North Florida Broadband Authority Network Available
Three years after organizing, nearly half of the counties involved in the "North Florida Broadband Authority" have dropped out and another is considering the same thing today.
Gilchrist County commissioners are meeting to decide whether to withdraw, joining counties like Columbia and Dixie.
They won a federal grant in 2010 to bring high speed internet to underserved, rural areas.
The NFBA board met today also.
The main purpose for the meeting today was to explain why counties and cities should be supporting the NFBA.
Since the project started back in 2009, seven counties have pulled out and now board members with NFBA hope those counties will get back on board.
"The network is designed, it's built and it's ready to be used," said Tommy Langford.
More than three years after the North Florida Broadband Authority was created, Chair Tommy Langford says the service is now available.
NFBA was created in 2009 to bring high speed internet service to rural and underserved areas of North Central Florida.
The NFBA was awarded a federal grant as part of stimulus money.
"When it was first organized and the grant was applied for, the counties entered an interlocal agreement to form the NFBA and become part of it," said Langford.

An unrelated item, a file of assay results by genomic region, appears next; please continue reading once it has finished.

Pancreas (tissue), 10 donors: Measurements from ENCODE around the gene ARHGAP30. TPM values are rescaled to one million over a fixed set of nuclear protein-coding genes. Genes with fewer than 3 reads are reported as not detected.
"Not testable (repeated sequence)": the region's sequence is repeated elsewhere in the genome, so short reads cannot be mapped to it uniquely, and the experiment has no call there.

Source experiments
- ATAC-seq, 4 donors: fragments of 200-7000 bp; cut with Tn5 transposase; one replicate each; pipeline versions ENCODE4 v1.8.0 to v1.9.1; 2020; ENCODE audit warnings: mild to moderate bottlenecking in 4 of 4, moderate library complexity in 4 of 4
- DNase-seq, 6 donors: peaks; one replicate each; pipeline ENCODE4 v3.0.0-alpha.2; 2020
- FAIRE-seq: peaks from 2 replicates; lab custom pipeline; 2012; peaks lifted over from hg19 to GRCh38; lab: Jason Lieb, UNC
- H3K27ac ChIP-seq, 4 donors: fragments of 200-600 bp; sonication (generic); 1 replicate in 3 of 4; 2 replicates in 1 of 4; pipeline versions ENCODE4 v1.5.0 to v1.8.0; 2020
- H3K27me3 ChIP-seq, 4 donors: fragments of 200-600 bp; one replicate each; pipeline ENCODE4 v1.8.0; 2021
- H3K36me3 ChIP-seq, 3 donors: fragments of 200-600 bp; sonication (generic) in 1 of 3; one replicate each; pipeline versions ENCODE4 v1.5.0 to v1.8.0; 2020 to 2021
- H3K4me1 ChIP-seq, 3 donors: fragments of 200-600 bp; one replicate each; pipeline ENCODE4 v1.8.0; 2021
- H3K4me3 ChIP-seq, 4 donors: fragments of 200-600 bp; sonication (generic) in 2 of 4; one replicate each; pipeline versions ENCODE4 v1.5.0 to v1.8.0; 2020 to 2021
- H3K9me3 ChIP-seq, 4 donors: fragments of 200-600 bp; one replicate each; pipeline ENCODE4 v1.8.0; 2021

When NFBA first kicked off 14 counties and eight cities supported the project.
"We have had people come and we have had people go," said Langford.
As time passed counties started pulling out and now these are the seven counties that have stuck with the project Gilchrist, Jefferson, Madison, Levy, Union, Putnam, Hamilton.
Wakulla County later joined.
Anthony Wilhelm with the National Telecommunications and Information Administration said he hopes those counties that dropped out will join back in.
"The network is at a point now where they really need full support of the communities out here," said Wilhelm.
NFBA is working through private providers to get the broadband service for residents in those areas. Wilhelm said there are currently less than 100 customers using the network.
"When we talk about customers it's important to say these are institutions, these aren't households, but we are really talking institutions like schools, and hospitals and sheriff's offices and county annexes, even some businesses in the community," said Wilhelm.
During the meeting board mebers expressed how they believe this network will bring economic development, opportunities and will benefit businesses and schools.
"Our schools need higher bandwidth. Our kids are now using the tablets and they are taking their tests online. If they don't have broadband they are going to be just such in a disadvantage," said Wilhelm.
At the meeting , Walter McKenzie with the town of White Springs made this statement:
"The next time my economically depressed area has a chance to go to washington, they'll say the last time we gave you guys money half of you backed out," said McKenzie.
Board mebers are hoping the seven counties that backed out of, will soon support the NFBA.
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